help! what sewing machine should i buy? a guest post by not martha

Photo by Christine Landis

I have an old, old, old sewing machine and would like to get something that I’d use more without worrying about needles breaking, etc., just for some of the random house/craft projects and with the idea that someday I may make some clothes for the kids. (Just what they want — I know how much I hated my homemade clothes as a kid, but alas.) Any advice? –Sharon M.

We decided to turn this question over to domestic goddess Megan of Not Martha for her expert opinion!
First, I’m going to give you the answer you don’t want, which is to suggest you consider taking your old machine into a repair shop to see how much it would be to get a tune up. Older machines are often sought after for the very reason that they are easier to repair and keep running, and are often more sturdily built. Ask a local quilting shop to see if they have a company they trust; often small businesses stick together.

That said, the lure of a shiny new sewing machine is understandable. People have favorite brands — Kenmore, Pfaff, Bernina, Singer, Janome, Viking and Brother are mentioned a lot. Your quilting shop can also point you toward local dealers; these are often the shops that sell and service vacuum cleaners as well. There you can take a test drive on the machines and get a feel for how easy it is to control the speed as well as what features you might like. You don’t need too many fancy stitches; zig-zag and buttonholes will be used most often. I tend to avoid sewing machines that have computer screens because I suspect it’ll just be one more thing that could go wrong. I talk about this a bit more here: Your First Sewing Machine.

Click the link for more sewing machine buying advice!

If you doubt you’ll be working with anything heavy, like denim, I think a brand name machine from a store like Target will be fine for your purposes. The disadvantage here is that you cannot try out the machines in advance, so be sure to put the machine through all the trials before it’s too late to return it.

Knowing what other people are using is always helpful. Craftzine asked a bunch of crafters to show off their machines, so you can now see the machines behind The Small Object, Betz White, West Coast Crafty, Schmancy, Evil Mad Scientist Laboratories and the Craftzine staff. Craftzine also asked the girls behind Stitch Lounge for recommendations for beginner machines and mid-range machines. And Craft Stylish has an article on how to buy a sewing machine. Good luck! –Megan R.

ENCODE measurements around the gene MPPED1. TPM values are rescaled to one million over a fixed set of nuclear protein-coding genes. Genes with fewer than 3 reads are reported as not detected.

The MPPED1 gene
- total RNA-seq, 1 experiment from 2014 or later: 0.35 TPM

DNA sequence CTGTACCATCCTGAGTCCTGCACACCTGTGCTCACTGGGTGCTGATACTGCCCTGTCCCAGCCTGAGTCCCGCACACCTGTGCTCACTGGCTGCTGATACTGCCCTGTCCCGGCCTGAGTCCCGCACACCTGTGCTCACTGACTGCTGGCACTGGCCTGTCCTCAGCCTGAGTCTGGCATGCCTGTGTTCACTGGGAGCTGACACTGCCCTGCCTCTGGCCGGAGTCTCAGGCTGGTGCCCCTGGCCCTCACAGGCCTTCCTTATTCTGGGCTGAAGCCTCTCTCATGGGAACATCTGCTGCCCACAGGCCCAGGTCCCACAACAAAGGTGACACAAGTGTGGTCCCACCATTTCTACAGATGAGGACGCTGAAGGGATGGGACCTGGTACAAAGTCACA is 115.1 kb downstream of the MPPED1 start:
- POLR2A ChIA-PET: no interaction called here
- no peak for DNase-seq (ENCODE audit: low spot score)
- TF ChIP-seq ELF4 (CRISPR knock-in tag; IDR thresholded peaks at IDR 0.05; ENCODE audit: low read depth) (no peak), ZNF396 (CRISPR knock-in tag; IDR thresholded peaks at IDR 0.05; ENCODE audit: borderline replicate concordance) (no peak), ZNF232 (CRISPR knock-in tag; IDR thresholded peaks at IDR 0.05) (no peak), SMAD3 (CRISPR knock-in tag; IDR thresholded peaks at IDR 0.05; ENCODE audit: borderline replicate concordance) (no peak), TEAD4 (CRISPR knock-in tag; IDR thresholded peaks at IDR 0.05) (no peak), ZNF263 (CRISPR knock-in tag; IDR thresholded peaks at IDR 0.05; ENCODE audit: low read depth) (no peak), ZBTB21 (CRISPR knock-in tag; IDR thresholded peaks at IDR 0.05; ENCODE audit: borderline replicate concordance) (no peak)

Thanks, Megan, for helping us out! Want more of Megan’s take on cooking, crafting, knitting, sewing, gardening, and just about everything else? Visit her at her site Not Martha.

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I agree. Keep it if you can!

Unless you’re willing to spend big bucks on an absolutely top of the top of the line machine, sewing machines are a great example of ‘they don’t make things like they used to’

My mother has an old machine and a new machine. The old one whirs smoothly on metal parts, the new one clatters along with plastic.

I am hoping to get lucky and inherit the old one, not the new one.


My mom is a semi-professional sewer and she’s got a few machines, including her 30+ year-old Kenmore that she still loves and adores.

If you really don’t want to get the old one fixed up, she set me (and many, many other intermediate sewers – did I mention she also teaches sewing classes?) up with this one:

It’s been perfect for home projects, repairs and even a couple of quilts.

There’s a great site with used sewing machine reviews if you choose to go used:, and she also has a site with reviews of newer machines: Hope that helps!

Stay away from the cheap Singers sold at Target – not worth the $ or the headache!

In my opinion you should look around, try some machines, see who offers the best post sales service, fall in love with a brand, and then buy the very best you can afford.
I had a bernina from 1954 that belonged to my husband’s grandmother. It was great but I needed an upgrade, I went for another bernina and got the most expensive one I could afford. It will last forever like the other one and I am not thinking “I should’ve gotten the nicer model, just for 100 bucks more….”. I got the best I could and now I make the best of it.